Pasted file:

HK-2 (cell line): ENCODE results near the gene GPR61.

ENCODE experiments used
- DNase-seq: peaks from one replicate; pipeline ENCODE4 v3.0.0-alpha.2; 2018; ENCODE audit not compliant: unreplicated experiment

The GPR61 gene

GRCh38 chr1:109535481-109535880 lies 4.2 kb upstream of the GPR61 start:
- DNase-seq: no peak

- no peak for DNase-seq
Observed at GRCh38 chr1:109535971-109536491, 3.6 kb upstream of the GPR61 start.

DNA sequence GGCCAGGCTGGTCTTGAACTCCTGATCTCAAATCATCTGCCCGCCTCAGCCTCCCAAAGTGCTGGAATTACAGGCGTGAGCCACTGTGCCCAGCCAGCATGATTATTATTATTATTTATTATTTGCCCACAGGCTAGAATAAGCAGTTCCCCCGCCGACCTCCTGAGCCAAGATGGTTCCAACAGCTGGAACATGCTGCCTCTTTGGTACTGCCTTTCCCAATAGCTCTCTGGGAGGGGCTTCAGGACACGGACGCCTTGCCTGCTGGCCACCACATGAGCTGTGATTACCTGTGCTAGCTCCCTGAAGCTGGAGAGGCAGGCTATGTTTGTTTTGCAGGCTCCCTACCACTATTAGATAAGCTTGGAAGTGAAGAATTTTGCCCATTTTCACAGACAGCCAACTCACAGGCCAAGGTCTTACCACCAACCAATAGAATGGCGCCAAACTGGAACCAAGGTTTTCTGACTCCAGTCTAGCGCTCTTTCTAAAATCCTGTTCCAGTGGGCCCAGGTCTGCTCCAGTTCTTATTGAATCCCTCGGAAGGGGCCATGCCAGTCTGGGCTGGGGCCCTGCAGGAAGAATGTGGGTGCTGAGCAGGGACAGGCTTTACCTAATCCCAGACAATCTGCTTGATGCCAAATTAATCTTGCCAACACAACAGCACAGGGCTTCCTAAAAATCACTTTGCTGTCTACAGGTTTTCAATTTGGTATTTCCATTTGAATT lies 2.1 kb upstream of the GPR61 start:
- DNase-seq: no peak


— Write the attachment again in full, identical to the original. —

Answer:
HK-2 (cell line): ENCODE results near the gene GPR61.

ENCODE experiments used
- DNase-seq: peaks from one replicate; pipeline ENCODE4 v3.0.0-alpha.2; 2018; ENCODE audit not compliant: unreplicated experiment

The GPR61 gene

GRCh38 chr1:109535481-109535880 lies 4.2 kb upstream of the GPR61 start:
- DNase-seq: no peak

- no peak for DNase-seq
Observed at GRCh38 chr1:109535971-109536491, 3.6 kb upstream of the GPR61 start.

DNA sequence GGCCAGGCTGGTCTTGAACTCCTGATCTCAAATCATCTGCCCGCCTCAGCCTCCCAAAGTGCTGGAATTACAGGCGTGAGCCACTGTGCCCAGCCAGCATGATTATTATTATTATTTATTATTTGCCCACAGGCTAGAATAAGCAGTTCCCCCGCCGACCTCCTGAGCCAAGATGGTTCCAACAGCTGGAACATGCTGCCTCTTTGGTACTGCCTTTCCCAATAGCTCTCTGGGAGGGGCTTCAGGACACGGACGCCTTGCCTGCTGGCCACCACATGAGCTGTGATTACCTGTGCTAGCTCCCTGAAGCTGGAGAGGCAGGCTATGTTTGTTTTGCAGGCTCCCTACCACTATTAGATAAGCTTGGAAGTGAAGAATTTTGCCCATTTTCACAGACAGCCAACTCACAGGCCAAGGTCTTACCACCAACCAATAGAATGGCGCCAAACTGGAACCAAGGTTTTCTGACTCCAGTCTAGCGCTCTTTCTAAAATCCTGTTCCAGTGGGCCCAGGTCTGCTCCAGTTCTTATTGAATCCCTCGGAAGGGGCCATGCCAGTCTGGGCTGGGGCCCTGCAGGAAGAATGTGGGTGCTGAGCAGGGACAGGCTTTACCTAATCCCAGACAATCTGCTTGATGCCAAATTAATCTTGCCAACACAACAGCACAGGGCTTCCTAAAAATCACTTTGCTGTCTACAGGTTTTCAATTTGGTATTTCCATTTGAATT lies 2.1 kb upstream of the GPR61 start:
- DNase-seq: no peak